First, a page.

The two most common forms of knee arthritis are rheumatoid arthritis and osteoarthritis, although other forms may affect your knees, as well. While there are many treatments available for arthritis, not every treatment is suitable for every patient. An orthopedic doctor treats arthritis based on its severity and how it impacts your life.
In the early stages of any form of arthritis, you tend to have pain. You might also have swelling or tenderness. At this point, you don’t usually have a loss in the range of motion.
Treatments focus on reducing your discomfort during this stage. Therefore, your doctor may recommend you take an over-the-counter pain reliever. They may also recommend you use ice to combat swelling.
Exercise is a vital part of the treatment plan, as well, so you can maintain your range of motion. Your doctor may also suggest you lose weight if you’re overweight because extra weight puts additional stress on your already vulnerable knees.
If you have arthritis like rheumatoid arthritis, your orthopedist may prescribe medication to slow the progression of the arthritis.
As your knee arthritis progresses, you’ll notice that your pain will worsen. The swelling and inflammation will become worse, as well. At this stage, you may start to notice you’re losing range of motion in the knee. Keep in mind that most forms of arthritis progress slowly, so this may not happen until years after your diagnosis.
Your doctor will still continue to recommend at-home remedies for you to use to combat your discomfort. Exercise is still vital at this stage to prevent further limitations in the range of motion in your knee. In fact, physical therapy may be encouraged at this stage to ensure you do the right exercises and stretches to improve function and reduce pain symptoms.
Your orthopedist may also recommend corticosteroids or another injectable medication to reduce swelling and pain in your joints. When you have moderate arthritis, your doctor may prescribe an opioid pain reliever for use when symptoms get out of hand. These drugs act on your nervous system and change how your body perceives pain.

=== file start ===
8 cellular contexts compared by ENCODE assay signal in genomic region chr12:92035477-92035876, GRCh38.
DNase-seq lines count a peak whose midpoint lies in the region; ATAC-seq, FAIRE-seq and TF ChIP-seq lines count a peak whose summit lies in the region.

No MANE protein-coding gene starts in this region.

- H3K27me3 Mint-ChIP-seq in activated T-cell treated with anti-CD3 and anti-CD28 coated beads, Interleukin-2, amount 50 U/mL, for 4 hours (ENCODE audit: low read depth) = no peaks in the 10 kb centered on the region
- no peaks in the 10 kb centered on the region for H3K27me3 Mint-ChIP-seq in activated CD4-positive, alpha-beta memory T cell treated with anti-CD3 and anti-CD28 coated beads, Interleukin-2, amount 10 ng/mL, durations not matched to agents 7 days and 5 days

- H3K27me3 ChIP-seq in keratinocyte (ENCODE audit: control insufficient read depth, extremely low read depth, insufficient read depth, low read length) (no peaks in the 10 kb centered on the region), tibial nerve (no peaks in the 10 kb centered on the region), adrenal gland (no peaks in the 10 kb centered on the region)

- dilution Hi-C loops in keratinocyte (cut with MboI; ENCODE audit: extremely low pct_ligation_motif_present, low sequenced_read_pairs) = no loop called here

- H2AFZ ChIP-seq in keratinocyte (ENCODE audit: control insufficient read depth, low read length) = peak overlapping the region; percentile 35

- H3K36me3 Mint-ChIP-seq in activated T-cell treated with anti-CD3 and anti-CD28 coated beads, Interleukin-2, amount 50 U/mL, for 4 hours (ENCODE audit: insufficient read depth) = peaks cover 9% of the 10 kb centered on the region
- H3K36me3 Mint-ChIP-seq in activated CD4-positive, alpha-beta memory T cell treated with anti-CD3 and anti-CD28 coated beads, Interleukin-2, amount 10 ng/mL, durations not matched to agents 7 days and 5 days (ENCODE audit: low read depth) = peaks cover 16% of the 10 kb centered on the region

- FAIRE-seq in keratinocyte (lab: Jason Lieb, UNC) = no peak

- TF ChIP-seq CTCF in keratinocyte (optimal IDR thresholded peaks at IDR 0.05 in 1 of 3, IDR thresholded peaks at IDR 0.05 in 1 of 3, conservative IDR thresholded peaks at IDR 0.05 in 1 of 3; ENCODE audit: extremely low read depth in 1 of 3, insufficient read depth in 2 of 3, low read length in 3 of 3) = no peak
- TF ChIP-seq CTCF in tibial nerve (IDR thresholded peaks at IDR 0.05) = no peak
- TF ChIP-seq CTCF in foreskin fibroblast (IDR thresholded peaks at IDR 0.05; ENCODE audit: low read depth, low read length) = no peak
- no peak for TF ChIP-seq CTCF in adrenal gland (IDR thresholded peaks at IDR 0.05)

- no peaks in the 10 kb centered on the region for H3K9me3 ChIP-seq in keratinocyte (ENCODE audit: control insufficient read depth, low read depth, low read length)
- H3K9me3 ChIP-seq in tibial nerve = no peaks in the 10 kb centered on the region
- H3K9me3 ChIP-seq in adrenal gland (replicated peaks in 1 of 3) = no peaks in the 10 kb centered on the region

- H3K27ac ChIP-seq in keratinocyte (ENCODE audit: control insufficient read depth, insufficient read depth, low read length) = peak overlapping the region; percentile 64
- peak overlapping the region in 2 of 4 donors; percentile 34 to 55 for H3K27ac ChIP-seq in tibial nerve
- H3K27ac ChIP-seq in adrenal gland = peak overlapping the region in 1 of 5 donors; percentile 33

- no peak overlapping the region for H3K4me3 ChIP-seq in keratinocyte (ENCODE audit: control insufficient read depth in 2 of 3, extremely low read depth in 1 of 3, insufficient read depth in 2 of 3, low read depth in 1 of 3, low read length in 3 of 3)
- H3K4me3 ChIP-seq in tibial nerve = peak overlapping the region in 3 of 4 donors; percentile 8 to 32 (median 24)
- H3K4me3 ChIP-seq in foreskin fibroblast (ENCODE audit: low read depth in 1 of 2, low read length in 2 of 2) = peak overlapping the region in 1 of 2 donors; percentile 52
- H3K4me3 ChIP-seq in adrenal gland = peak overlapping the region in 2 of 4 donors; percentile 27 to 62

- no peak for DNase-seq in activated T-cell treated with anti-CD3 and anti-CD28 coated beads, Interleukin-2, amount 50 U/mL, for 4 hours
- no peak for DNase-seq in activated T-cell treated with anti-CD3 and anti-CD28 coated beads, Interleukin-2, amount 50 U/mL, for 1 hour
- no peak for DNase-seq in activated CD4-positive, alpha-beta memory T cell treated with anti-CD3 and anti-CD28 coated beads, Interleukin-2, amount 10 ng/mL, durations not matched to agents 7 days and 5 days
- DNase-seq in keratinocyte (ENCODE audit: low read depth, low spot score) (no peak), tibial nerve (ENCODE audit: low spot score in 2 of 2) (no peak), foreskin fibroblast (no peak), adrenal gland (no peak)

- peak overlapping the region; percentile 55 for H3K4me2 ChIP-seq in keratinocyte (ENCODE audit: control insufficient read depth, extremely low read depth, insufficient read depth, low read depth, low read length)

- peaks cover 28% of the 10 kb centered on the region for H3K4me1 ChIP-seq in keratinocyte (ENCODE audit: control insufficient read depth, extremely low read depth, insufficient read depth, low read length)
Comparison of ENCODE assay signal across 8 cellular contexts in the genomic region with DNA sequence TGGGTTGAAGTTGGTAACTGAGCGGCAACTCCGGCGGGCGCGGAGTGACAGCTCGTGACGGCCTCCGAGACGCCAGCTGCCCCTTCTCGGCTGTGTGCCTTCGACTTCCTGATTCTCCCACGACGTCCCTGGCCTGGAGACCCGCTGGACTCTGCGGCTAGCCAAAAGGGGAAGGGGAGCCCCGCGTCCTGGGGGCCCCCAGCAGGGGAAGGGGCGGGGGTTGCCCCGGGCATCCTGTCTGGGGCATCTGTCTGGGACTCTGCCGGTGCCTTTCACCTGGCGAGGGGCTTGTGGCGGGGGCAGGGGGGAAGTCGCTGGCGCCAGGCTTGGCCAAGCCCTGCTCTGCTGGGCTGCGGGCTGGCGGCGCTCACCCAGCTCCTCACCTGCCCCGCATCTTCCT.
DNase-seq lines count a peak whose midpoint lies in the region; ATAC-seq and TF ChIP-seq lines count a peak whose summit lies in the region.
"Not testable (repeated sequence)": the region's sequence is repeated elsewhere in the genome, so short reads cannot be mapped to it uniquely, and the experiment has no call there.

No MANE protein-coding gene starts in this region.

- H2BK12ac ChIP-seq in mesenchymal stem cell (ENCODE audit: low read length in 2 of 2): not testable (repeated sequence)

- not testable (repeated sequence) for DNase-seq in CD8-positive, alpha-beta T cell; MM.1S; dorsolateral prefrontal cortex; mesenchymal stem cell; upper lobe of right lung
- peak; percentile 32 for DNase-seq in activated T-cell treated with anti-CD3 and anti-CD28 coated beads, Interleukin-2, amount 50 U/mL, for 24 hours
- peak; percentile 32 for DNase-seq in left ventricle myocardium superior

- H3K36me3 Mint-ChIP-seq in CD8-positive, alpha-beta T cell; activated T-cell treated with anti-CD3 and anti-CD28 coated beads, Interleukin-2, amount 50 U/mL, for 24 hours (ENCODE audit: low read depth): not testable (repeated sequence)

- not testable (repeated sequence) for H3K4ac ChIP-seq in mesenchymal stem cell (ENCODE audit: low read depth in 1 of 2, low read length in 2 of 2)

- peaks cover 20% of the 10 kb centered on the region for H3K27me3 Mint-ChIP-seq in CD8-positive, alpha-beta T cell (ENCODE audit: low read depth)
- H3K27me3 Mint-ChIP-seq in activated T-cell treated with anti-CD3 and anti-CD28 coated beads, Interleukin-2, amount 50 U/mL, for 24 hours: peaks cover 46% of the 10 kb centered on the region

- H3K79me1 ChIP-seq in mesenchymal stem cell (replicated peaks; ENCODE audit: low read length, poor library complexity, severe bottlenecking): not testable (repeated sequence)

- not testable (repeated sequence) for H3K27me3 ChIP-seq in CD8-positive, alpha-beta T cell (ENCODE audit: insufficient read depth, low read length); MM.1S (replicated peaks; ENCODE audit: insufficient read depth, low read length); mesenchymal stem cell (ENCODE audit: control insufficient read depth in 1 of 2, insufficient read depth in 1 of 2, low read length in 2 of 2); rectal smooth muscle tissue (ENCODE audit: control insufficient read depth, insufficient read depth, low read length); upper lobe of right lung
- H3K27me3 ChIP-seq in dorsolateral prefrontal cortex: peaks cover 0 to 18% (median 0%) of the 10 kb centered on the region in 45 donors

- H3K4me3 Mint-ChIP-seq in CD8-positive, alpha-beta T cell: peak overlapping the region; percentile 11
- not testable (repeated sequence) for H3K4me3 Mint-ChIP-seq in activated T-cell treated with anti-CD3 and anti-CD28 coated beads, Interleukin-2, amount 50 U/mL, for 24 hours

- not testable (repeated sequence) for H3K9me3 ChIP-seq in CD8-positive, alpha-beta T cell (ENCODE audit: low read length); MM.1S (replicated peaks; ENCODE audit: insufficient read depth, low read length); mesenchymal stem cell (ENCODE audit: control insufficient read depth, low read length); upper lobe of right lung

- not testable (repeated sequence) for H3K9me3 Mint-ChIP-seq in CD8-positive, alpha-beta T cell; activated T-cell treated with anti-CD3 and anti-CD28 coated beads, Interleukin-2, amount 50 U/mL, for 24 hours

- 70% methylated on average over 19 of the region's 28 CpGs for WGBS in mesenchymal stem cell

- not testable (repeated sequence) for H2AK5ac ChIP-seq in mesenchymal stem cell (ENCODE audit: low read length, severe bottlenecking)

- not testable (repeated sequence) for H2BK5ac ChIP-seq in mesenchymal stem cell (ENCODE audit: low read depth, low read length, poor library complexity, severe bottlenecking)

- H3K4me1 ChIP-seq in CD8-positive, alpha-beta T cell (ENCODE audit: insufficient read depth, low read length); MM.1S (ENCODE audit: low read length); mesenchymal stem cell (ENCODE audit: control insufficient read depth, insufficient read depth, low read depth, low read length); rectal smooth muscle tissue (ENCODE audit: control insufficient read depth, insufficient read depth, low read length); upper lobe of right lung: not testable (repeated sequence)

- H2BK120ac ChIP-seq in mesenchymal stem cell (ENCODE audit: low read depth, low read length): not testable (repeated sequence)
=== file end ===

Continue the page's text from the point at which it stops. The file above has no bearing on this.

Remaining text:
Once your arthritis becomes severe, you may notice that your range of motion is very limited. The pain may seriously disrupt your normal activities. Even simply walking uphill, climbing stairs or outdoor activities may exasperate symptoms.
Your orthopedic surgeon may try conservative measures like steroid injections to reduce some of your discomfort. If you don’t already have a prescription for an opioid pain reliever for your arthritis, your surgeon may prescribe one now to use as needed.
If your arthritis progresses to a point where nothing works in terms of reducing pain and discomfort, your orthopedic surgeon may recommend surgery. The surgery depends on the type of arthritis you have as well as the damage it has done to your joint. For instance, your surgeon may perform a synovectomy if you have rheumatoid arthritis. During this surgery, your orthopedic surgeon removes the joint lining of the knee. In some cases, you may need a total joint replacement, which is when your surgeon removes the damaged knee joint and replaces it with a prosthetic one.
Orthopedic Doctor in O’Fallon, MO for Arthritis Treatment
At Advanced Bone & Joint, our experts have a wealth of experience treating knee arthritis of every kind. If you suffer from arthritis symptoms in your joints, we can help you find relief.
Book an appointment with Advanced Bone & Joint, serving O’Fallon and nearby areas, for a treatment plan for arthritis in your knees. Call us at (636) 229-4222 to book an appointment, or simply request one online. We look forward to serving you soon!